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National Grid gas-delivery charge hike gets hearing Tuesday

A National Grid gas meter outside an East

A National Grid gas meter outside an East Islip home is pictured, Saturday, March 26, 2016. Credit: Barry Sloan

The state Department of Public Service will hold hearings on Long Island starting Tuesday to take public comments on National Grid’s request for $146 million in new gas-delivery revenues, a total 24 percent increase, starting next year.

The rate request, if granted by the state Public Service Commission, could hike the delivery portion of the residential natural gas bill by about $16 a month, starting next year, although National Grid has yet to calculate exact bill impacts. The figure, representing a 16 percent total bill increase for average customers when other changes to bills are considered, would vary by usage and customer classification.

In addition to the $146 million in new delivery revenue, National Grid is seeking $33 million in surcharges for investigation and remediation costs for toxic and other sites across Long Island, for a total $179 million in new revenue annually.

Money in the rate hike would fund National Grid’s effort to hire 110 more field workers on Long Island to help replace about 110 miles per year of old steel gas pipes with stronger, more flexible polyethylene lines, the company has said.

National Grid last raised delivery rates in 2006. London-based National Grid took on the system when it bought KeySpan in 2007.

National Grid said it also plans to use the increase to build a new customer outreach center in Brentwood, expand gas service to Mastic Beach, among other communities, and increase a monthly discount for low-income customers.

The first of the hearings is on Tuesday at 6:30 p.m. at the Nassau County Legislative Chambers, 1550 Franklin Ave. in Mineola, followed by a hearing Wednesday at 1 p.m. at the Riverhead Legislative Auditorium, 300 Center Dr. in Riverhead, and another Wednesday at 6:30 p.m. at the William H. Rogers Legislative Auditorium, 725 Veterans Memorial Hwy. in Hauppauge.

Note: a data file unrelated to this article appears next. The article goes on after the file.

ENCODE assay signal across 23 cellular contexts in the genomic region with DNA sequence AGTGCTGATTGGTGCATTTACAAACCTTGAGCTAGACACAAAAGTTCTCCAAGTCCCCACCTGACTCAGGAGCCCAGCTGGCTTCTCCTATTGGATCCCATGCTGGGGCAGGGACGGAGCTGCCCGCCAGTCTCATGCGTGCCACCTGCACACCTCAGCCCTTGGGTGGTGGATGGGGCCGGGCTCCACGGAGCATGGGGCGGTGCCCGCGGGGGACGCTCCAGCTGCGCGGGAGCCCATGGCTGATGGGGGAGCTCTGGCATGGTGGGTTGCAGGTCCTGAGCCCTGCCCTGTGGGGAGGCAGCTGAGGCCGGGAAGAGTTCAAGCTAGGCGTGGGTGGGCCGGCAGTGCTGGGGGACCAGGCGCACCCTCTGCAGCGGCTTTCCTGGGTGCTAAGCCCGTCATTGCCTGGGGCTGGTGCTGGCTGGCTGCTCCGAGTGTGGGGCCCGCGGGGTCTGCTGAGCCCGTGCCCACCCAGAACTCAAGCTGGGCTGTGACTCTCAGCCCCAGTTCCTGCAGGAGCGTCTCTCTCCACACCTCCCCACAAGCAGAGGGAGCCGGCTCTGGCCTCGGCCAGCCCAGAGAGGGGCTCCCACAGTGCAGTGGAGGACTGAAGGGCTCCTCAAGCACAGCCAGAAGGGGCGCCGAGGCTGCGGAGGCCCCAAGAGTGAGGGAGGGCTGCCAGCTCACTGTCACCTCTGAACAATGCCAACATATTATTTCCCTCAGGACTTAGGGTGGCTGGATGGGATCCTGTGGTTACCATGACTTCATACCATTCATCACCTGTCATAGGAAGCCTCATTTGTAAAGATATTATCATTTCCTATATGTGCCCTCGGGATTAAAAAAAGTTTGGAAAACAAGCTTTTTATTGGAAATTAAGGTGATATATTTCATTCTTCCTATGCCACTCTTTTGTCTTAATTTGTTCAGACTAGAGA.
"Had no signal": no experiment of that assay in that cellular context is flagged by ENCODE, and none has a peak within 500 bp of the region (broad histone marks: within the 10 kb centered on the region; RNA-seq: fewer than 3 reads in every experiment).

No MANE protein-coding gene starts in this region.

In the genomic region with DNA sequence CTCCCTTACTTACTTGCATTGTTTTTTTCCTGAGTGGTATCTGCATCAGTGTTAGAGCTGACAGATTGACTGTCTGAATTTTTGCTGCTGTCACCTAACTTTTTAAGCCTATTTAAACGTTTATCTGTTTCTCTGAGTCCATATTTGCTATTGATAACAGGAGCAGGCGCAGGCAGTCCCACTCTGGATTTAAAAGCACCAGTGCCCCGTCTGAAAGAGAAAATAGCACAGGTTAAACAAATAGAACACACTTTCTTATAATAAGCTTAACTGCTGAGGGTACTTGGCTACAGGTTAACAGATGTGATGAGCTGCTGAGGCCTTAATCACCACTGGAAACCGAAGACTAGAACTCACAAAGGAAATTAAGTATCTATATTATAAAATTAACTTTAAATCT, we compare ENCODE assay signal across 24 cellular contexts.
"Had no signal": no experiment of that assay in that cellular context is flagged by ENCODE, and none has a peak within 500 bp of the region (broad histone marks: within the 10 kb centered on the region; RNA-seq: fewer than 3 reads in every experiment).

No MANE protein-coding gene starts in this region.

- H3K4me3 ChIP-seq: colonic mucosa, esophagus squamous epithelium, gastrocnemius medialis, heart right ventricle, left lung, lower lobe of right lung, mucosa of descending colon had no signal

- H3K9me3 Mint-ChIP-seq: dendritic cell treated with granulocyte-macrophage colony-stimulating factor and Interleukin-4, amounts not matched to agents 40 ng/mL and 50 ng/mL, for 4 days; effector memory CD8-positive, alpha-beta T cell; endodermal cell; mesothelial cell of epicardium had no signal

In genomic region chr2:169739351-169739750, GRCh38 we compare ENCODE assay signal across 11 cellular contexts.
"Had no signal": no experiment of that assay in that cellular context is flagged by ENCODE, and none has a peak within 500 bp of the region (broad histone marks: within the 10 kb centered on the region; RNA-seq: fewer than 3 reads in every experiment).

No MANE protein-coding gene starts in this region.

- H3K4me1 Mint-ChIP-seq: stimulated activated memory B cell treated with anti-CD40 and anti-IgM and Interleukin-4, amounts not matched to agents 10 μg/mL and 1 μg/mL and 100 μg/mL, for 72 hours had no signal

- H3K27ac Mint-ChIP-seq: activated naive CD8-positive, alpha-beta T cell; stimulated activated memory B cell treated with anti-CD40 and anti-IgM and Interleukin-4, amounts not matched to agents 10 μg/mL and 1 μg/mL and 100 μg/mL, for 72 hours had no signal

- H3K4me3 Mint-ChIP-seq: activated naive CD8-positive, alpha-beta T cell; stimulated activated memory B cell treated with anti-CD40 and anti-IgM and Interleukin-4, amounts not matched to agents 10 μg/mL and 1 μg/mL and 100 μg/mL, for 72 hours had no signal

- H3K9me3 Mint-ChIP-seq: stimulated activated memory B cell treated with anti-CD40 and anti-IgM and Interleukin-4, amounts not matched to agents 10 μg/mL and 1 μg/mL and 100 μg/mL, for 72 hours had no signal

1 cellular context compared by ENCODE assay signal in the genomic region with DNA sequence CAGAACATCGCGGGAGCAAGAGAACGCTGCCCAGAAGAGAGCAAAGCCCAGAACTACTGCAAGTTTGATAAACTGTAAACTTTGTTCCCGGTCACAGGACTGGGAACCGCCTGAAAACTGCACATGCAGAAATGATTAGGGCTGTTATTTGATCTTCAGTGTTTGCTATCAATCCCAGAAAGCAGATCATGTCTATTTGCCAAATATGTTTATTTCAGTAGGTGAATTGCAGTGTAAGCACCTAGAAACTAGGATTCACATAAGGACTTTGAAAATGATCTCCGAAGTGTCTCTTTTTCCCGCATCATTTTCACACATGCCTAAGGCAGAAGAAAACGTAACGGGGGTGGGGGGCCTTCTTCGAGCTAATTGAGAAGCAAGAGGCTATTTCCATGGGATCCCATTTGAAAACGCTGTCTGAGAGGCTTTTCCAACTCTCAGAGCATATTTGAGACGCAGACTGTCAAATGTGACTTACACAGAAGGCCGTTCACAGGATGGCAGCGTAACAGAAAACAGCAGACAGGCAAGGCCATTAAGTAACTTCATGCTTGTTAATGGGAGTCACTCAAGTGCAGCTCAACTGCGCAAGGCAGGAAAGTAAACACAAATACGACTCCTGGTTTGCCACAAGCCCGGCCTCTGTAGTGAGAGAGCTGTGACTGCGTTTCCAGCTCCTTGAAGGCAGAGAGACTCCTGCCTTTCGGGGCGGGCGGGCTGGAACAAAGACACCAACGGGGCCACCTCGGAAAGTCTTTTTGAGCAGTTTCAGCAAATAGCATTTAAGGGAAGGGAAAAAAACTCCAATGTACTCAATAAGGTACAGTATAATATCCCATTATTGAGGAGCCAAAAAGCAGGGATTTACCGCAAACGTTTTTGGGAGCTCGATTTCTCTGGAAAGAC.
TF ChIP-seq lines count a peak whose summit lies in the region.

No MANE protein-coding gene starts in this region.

Some ratepayers plan to oppose the rate request.

“We think the increase is too high,” said Bill Ferris, a state lobbyist for AARP, whose members have filed more than 700 letters of opposition to the increase and will attend the hearings. “A double-digit increase is unacceptable. The PSC needs to push back on National Grid” to lower its rate request.

In filings, Ken Daly, president and chief executive of National Grid NY, acknowledged the requested increases are “sizable” but necessary because there’s a “large discrepancy” between what the state allows the company to collect from customers to pay its bills and the increasing expenses it faces. The company faces further credit downgrades if it can’t make up revenue needs, it claimed.

National Grid’s Long Island operation serves 567,000 customers in Nassau, Suffolk and the Rockaways.

In May, the state requested National Grid cut $58.7 million from its original $174.7 million rate increase. Evidentiary hearings on the case, during which the state will cross-examine National Grid officials and staff, are scheduled to take effect Sept. 6.

Hundreds of National Grid’s 570,000 Long Island customers have filed letters expressing opposition to the increase. AARP, representing hundreds of thousands of seniors on fixed incomes, say the “sizable increased” would “negatively impact a large number” of its members.

“This rate increase is too high and will threaten the affordability of essential natural gas service for vulnerable customers,” AARP said in a public comment letter filed in the case.

An AARP analysis found the proposal would increase the minimum monthly charge for residential non-heating customers, allow National Grid to “adopt new surcharges to allow rates to be increased without a rate-case filing and review of all the utility’s costs and revenues,” while giving itself “incentives to earn higher profits when certain performance targets are met,” and “significantly increase low-income customer bills.”

National Grid’s Long Island operations missed two key service standards in 2014, for complaint levels and customer satisfaction. It also missed the customer satisfaction metric in 2013, and paid $8.9 million in fines.

In addition to infrastructure improvements, the rate case filed by National Grid also asks the state to discontinue triple and quadruple penalties for missing multiple years of service requirements; end a billing amnesty program and customer finance education; and allow it to recoup the $16 million tab to upgrade its large liquid natural gas facility in Holtsville.


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